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Notwithstanding any other provision herein, no employee shall be granted an option which permits the employee’s right to purchase stock under the Plan, and under all other Section 423(b) employee stock purchase plans of the Company and any parent or subsidiary corporations, to accrue at a rate which exceeds $25,000 of fair market value of such stock (determined on the date or dates that options on such stock were granted) for each calendar year in which such option is outstanding at any time. The purpose of the limitation in the preceding sentence is to comply with Section 423(b)(8) of the Code. If the participant’s accumulated payroll deductions on the last day of the Payment Period would otherwise enable the participant to purchase Common Stock in excess of the Section 423(b)(8) $25,000 limitation described in this paragraph, the excess of the amount of the accumulated payroll deductions over the aggregate purchase price of the shares actually purchased shall be promptly refunded to the participant by the Company, without interest.

Article 6—Exercise of Option.

Each eligible employee who continues to be a participant in the Plan on the last day of a Payment Period shall be deemed to have exercised his or her option on such date and shall be deemed to have purchased from the Company such number of full shares of Common Stock reserved for the purpose of the Plan as the participant’s accumulated payroll deductions on such date will pay for at the Option Price, subject to the 3,000 share limit of the option and the Section 423(b)(8) $25,000 limitation described in Article 5. If the individual is not a participant on the last day of a Payment Period, then he or she shall not be entitled to exercise his or her option. Only full shares of Common Stock may be purchased under the Plan. Unused payroll deductions remaining in a participant’s account at the end of a Payment Period solely by reason of the inability to purchase a fractional share (and for no other reason) shall be refunded.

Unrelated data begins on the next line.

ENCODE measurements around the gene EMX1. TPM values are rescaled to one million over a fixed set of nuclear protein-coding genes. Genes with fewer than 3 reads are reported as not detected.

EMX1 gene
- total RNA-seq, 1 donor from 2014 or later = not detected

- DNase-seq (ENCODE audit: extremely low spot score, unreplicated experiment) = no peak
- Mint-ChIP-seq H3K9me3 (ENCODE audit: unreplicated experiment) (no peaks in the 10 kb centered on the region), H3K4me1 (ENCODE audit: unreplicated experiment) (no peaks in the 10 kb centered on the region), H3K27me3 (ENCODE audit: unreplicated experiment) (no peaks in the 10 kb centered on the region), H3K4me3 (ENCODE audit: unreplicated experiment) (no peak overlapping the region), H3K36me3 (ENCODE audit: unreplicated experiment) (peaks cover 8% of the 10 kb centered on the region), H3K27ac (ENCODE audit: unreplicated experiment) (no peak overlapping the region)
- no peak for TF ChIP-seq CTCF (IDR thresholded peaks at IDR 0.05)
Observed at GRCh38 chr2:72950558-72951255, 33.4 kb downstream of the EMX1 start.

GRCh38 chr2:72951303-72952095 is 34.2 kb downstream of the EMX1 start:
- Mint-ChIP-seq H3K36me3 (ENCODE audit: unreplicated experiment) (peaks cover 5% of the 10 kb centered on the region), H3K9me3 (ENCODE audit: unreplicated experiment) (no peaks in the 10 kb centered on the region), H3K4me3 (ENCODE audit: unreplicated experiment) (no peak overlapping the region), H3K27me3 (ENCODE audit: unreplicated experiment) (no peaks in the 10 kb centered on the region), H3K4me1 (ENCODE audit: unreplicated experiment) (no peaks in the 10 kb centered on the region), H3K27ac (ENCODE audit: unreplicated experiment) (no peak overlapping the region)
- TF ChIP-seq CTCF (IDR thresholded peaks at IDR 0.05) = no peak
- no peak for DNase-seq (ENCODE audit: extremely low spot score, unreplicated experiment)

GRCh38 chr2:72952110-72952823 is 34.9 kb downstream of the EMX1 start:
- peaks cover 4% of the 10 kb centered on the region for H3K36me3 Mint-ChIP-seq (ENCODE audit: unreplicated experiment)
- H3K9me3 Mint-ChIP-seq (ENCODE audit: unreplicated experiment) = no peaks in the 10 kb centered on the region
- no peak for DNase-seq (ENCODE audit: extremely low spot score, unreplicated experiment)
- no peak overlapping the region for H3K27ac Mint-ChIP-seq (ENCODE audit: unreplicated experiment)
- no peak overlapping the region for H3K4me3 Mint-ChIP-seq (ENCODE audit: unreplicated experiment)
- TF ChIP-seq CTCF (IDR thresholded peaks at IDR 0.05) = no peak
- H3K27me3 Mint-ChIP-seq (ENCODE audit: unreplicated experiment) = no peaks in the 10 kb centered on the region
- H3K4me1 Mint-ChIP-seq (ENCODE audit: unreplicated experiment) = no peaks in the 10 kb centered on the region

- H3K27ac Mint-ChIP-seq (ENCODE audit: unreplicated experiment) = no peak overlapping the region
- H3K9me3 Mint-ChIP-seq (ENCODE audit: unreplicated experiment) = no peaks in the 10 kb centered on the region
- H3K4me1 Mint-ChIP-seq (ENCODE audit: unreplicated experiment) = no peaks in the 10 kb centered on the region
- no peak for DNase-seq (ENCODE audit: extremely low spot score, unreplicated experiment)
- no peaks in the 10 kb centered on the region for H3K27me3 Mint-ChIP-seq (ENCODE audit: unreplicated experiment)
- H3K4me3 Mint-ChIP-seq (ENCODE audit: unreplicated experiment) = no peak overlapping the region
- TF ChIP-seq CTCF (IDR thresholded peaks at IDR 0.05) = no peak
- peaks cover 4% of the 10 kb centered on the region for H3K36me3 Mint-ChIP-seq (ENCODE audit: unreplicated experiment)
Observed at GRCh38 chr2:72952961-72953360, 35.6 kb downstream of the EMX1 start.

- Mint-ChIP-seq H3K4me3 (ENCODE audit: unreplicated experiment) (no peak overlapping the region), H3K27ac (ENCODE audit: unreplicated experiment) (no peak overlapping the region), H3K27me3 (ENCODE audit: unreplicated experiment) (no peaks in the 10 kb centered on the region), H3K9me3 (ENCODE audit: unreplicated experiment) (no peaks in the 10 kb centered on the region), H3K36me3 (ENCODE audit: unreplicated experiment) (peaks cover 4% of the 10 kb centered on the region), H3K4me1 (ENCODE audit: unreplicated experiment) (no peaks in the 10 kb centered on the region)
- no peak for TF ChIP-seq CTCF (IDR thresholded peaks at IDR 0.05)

Article 7—Authorization for Entering the Plan.

An employee may elect to enter the Plan by filling out, signing and delivering to the Company an authorization:

A.    Stating the percentage to be deducted from the employee’s pay;

B.    Authorizing the purchase of stock for the employee in each Payment Period in accordance with the terms of the Plan; and

C.    Specifying the exact name or names in which stock purchased for the employee is to be issued as provided under Article 11 hereof.

Such authorization must be received by the Company on or before the first day of the next succeeding Payment Period.

Unless a participant files a new authorization or withdraws from the Plan, the deductions and purchases under the authorization the participant has on file under the Plan will continue from one Payment Period to succeeding Payment Periods as long as the Plan remains in effect.

The Company will accumulate and hold for each participant’s account the amounts deducted from his or her pay. No interest will be paid on these amounts.

Article 8—Maximum Amount of Payroll Deductions.

An employee may authorize payroll deductions in an amount (expressed as a whole percentage) not less than two percent (2%) but not more than ten percent (10%) of the employee’s cash compensation.

Article 9—Change in Payroll Deductions.